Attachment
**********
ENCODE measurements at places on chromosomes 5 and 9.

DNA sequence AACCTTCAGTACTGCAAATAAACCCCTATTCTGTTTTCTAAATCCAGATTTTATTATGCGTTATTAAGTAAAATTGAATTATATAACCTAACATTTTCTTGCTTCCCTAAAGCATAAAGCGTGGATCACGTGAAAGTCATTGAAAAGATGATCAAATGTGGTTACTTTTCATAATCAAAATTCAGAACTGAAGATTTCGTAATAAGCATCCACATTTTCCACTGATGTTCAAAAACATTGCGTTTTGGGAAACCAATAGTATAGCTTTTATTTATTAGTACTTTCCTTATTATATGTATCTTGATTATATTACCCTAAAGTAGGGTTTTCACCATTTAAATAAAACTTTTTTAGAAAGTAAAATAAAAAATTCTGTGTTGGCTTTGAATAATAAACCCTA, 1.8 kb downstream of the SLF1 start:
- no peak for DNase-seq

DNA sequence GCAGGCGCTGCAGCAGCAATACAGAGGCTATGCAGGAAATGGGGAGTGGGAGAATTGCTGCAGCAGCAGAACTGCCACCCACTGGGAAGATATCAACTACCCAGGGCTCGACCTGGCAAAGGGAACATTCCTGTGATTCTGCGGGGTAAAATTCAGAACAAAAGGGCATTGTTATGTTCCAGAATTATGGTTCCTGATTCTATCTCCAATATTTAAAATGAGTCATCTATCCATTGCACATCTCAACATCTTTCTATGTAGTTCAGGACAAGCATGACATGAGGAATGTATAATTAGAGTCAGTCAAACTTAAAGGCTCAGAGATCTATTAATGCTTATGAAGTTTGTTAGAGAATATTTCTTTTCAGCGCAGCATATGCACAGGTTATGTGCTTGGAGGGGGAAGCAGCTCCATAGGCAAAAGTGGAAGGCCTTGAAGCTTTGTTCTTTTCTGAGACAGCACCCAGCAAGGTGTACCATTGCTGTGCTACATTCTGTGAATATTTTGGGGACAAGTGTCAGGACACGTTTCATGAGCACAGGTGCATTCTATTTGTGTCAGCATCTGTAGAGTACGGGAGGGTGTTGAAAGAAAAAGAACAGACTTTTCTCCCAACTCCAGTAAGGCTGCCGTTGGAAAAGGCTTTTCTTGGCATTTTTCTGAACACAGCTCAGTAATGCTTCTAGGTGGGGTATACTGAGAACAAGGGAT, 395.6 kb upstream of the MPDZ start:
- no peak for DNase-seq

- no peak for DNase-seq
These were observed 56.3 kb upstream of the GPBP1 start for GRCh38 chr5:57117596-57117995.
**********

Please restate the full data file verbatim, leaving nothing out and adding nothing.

ENCODE measurements at places on chromosomes 5 and 9.

DNA sequence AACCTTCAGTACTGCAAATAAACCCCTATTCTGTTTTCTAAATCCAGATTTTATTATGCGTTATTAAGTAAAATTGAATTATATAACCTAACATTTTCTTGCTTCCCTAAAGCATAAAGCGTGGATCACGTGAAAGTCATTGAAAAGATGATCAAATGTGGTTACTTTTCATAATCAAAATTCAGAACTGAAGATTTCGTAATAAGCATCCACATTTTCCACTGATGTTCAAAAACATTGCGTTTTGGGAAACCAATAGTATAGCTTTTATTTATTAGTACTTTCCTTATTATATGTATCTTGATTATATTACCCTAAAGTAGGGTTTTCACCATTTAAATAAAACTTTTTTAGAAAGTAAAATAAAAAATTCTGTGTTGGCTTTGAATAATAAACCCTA, 1.8 kb downstream of the SLF1 start:
- no peak for DNase-seq

DNA sequence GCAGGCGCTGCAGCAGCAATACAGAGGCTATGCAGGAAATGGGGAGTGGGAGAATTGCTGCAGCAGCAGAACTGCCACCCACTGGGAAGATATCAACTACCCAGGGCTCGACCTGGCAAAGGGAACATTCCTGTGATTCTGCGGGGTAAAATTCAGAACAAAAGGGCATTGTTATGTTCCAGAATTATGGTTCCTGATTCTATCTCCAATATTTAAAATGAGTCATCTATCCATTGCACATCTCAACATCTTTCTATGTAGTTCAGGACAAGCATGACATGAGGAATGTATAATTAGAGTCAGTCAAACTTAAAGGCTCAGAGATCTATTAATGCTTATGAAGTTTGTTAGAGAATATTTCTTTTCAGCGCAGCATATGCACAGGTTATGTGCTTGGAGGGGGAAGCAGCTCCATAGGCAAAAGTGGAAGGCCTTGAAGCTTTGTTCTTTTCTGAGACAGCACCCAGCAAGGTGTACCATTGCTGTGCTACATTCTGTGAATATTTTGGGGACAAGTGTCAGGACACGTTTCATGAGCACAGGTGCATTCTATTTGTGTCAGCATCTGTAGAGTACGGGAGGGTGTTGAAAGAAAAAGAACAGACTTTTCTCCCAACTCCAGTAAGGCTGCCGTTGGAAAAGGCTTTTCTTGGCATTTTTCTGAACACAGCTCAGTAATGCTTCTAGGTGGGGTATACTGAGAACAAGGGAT, 395.6 kb upstream of the MPDZ start:
- no peak for DNase-seq

- no peak for DNase-seq
These were observed 56.3 kb upstream of the GPBP1 start for GRCh38 chr5:57117596-57117995.